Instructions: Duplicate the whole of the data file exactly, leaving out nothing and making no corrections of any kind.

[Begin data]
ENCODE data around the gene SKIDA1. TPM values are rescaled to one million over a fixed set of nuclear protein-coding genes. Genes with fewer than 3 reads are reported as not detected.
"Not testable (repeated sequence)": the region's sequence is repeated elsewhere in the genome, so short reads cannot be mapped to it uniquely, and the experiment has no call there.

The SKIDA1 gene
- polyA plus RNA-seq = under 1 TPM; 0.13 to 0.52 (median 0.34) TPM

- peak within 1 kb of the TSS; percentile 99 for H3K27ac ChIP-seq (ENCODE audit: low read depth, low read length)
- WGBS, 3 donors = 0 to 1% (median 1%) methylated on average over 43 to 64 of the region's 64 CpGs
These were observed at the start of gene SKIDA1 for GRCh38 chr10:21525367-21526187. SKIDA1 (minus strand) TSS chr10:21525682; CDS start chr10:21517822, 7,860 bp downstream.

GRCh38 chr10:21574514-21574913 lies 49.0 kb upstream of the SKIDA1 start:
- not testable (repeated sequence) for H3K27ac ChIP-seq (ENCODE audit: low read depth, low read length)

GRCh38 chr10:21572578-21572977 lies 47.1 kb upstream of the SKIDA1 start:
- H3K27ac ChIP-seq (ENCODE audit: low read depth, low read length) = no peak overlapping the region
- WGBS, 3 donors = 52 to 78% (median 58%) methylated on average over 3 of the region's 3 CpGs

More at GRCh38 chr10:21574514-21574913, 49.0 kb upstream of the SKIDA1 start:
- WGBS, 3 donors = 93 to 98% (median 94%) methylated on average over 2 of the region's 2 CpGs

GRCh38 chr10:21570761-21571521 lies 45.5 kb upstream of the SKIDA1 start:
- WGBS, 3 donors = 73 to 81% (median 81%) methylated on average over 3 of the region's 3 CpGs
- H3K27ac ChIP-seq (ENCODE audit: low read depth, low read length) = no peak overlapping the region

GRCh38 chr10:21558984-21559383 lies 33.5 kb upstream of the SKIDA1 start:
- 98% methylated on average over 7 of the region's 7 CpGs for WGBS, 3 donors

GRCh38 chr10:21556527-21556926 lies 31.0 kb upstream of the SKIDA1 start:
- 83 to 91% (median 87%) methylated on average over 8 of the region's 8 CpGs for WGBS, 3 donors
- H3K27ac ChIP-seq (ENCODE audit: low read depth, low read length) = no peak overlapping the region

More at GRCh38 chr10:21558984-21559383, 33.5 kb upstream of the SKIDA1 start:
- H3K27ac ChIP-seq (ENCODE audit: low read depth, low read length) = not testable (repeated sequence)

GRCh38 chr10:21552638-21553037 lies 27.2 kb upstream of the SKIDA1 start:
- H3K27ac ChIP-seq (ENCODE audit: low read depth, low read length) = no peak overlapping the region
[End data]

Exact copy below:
ENCODE data around the gene SKIDA1. TPM values are rescaled to one million over a fixed set of nuclear protein-coding genes. Genes with fewer than 3 reads are reported as not detected.
"Not testable (repeated sequence)": the region's sequence is repeated elsewhere in the genome, so short reads cannot be mapped to it uniquely, and the experiment has no call there.

The SKIDA1 gene
- polyA plus RNA-seq = under 1 TPM; 0.13 to 0.52 (median 0.34) TPM

- peak within 1 kb of the TSS; percentile 99 for H3K27ac ChIP-seq (ENCODE audit: low read depth, low read length)
- WGBS, 3 donors = 0 to 1% (median 1%) methylated on average over 43 to 64 of the region's 64 CpGs
These were observed at the start of gene SKIDA1 for GRCh38 chr10:21525367-21526187. SKIDA1 (minus strand) TSS chr10:21525682; CDS start chr10:21517822, 7,860 bp downstream.

GRCh38 chr10:21574514-21574913 lies 49.0 kb upstream of the SKIDA1 start:
- not testable (repeated sequence) for H3K27ac ChIP-seq (ENCODE audit: low read depth, low read length)

GRCh38 chr10:21572578-21572977 lies 47.1 kb upstream of the SKIDA1 start:
- H3K27ac ChIP-seq (ENCODE audit: low read depth, low read length) = no peak overlapping the region
- WGBS, 3 donors = 52 to 78% (median 58%) methylated on average over 3 of the region's 3 CpGs

More at GRCh38 chr10:21574514-21574913, 49.0 kb upstream of the SKIDA1 start:
- WGBS, 3 donors = 93 to 98% (median 94%) methylated on average over 2 of the region's 2 CpGs

GRCh38 chr10:21570761-21571521 lies 45.5 kb upstream of the SKIDA1 start:
- WGBS, 3 donors = 73 to 81% (median 81%) methylated on average over 3 of the region's 3 CpGs
- H3K27ac ChIP-seq (ENCODE audit: low read depth, low read length) = no peak overlapping the region

GRCh38 chr10:21558984-21559383 lies 33.5 kb upstream of the SKIDA1 start:
- 98% methylated on average over 7 of the region's 7 CpGs for WGBS, 3 donors

GRCh38 chr10:21556527-21556926 lies 31.0 kb upstream of the SKIDA1 start:
- 83 to 91% (median 87%) methylated on average over 8 of the region's 8 CpGs for WGBS, 3 donors
- H3K27ac ChIP-seq (ENCODE audit: low read depth, low read length) = no peak overlapping the region

More at GRCh38 chr10:21558984-21559383, 33.5 kb upstream of the SKIDA1 start:
- H3K27ac ChIP-seq (ENCODE audit: low read depth, low read length) = not testable (repeated sequence)

GRCh38 chr10:21552638-21553037 lies 27.2 kb upstream of the SKIDA1 start:
- H3K27ac ChIP-seq (ENCODE audit: low read depth, low read length) = no peak overlapping the region